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  • The Jammu and Kashmir and Ladakh High Court recently ruled that the JJ Board is not required to consider the social investigation report prior to considering a bail petition under section 12 of the Juvenile Justice Care and Protection Act because the legislature never intended for that to happen. 
  • The bench was hearing a revision petition filed under Section 102 of the Juvenile Justice (Care and Protection of Children) Act, 2015, seeking to set aside the judgement passed by the Principal Sessions Judge, Kulgam, granting interim bail to the petitioners under Section 12 of the Juvenile Justice Act, 2015.
  • The petitioners challenged the bail cancellation order in their plea on the grounds that the Appellate Court rewrote Section 12, which is otherwise unambiguous and clear regarding bail to be mandatorily granted to juveniles in conflict with the law. 
  • The petitioners also claimed that neither clause (e) of Subsection 3 of Section 8 nor Section 15 nor Section 18 (3) of the JJ Act provides or indicates that the law enshrined in the aforementioned provisions is to be followed for the consideration of bail applications under Section 12.
  • Dismissing the subordinate court's observation while discussing Section 8 of the Act, 2015 the court observed that the legislature intended that the denial or grant of bail to juveniles should be based on an overall appreciation of the conditions of the person who appears to be a child, alleged to have committed a non-bailable offence, and this appreciation has to be based on social investigation done by the Probation Officer or some Child Welfare Officer or a Social Worker.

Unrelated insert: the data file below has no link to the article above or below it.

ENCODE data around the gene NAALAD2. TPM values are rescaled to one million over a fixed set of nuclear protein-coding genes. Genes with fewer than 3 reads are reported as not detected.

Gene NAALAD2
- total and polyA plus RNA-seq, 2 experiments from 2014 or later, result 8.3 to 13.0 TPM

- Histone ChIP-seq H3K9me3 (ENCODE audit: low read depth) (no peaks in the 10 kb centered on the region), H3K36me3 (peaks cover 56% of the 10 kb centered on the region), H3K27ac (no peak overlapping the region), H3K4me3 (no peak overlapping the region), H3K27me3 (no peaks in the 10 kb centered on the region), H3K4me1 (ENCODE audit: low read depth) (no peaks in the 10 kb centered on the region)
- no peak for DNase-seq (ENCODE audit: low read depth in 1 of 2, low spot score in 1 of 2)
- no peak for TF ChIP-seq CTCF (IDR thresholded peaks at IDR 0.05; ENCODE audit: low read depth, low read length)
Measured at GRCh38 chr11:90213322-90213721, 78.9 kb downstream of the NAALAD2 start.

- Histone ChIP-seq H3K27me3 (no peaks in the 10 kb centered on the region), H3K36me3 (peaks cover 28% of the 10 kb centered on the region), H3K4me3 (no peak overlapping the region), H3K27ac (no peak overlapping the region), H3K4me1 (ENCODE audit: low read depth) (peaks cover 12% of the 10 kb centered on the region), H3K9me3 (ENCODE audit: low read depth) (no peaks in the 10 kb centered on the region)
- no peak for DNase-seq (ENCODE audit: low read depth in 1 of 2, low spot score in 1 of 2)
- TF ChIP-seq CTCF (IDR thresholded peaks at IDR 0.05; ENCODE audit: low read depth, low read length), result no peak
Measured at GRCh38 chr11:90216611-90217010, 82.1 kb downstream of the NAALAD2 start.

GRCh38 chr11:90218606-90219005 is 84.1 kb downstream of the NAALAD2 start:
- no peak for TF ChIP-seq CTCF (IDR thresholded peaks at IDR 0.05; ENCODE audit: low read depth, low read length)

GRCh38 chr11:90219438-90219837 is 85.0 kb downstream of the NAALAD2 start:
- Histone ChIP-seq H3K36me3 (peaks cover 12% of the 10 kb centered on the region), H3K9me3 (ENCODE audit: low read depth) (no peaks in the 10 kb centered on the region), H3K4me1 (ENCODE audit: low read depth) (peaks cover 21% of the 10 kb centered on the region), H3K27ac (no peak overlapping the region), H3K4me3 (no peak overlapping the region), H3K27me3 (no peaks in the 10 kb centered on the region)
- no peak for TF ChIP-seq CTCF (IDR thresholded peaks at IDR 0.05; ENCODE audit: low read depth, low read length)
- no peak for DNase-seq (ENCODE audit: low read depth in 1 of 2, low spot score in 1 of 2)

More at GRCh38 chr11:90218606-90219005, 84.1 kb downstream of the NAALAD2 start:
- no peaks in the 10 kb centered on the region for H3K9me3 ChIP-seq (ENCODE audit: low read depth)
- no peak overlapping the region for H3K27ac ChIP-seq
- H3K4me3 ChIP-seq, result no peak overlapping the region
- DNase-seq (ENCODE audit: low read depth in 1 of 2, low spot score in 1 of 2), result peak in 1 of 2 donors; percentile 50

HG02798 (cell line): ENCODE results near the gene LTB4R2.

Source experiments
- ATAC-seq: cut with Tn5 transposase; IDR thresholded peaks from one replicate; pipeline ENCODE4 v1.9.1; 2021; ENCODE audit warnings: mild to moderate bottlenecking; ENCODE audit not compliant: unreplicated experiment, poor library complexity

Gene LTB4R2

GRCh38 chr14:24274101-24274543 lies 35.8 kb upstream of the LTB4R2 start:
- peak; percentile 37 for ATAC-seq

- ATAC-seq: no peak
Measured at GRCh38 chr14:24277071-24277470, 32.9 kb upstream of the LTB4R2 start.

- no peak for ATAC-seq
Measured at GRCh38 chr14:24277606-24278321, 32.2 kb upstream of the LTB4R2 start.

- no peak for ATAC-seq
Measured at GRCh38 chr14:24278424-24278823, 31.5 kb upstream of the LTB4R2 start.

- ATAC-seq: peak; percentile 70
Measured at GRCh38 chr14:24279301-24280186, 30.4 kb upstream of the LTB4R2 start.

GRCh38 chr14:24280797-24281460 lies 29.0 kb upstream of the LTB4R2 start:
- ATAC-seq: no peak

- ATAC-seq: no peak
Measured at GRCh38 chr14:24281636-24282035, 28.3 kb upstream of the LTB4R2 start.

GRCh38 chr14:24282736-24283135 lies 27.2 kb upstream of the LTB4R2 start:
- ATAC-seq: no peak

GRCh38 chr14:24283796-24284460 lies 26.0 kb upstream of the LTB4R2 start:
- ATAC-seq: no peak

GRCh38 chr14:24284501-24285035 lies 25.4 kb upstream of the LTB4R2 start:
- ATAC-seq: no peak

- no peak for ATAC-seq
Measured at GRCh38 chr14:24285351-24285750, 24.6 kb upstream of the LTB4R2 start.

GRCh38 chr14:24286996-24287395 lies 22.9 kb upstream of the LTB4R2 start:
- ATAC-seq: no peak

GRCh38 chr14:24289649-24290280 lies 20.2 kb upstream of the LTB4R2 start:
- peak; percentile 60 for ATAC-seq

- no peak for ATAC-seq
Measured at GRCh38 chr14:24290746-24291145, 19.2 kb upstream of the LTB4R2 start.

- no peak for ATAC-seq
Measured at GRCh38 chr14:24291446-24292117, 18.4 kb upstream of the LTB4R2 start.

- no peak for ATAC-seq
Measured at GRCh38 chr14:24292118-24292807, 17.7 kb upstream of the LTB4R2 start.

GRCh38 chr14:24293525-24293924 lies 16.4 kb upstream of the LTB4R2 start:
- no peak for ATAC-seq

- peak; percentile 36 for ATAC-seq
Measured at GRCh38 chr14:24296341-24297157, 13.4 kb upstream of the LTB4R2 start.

• Dismissing another observation of the trial court in invoking Section 15 of the JJ Act, the bench observed that Section 15 of the Act has been envisaged for deciding whether the trial of a juvenile, who is of 16 years age or above and found to be mentally and physically mature to commit a crime by a Juvenile Justice Board or by the Children court, and this provision cannot be read with the provisions of Section 12 of the Act with regard to consideration of bail with the Children court.
  • Delving deeper into the issue, the bench concluded that the nature of the offence is not one of the factors on which bail may be granted or refused to a juvenile in conflict with the law, and thus bail cannot be denied to a juvenile in conflict with the law on the basis of the gravity of the offence involved. 
  • Section 12 of the J.J. Act requires juveniles in conflict with the law to be granted bail, and the bench noted that grant of bail to such a person is a rule and denial is an exception.
  • Given the foregoing, the Court concluded that juveniles in conflict with the law are entitled to be released on bail as a general rule under Section 12 of the J.J.Act, regardless of the gravity of the offence, the preliminary assessment as envisaged under Section 15 of the Act, or the difference in age below or above 16 years.


 

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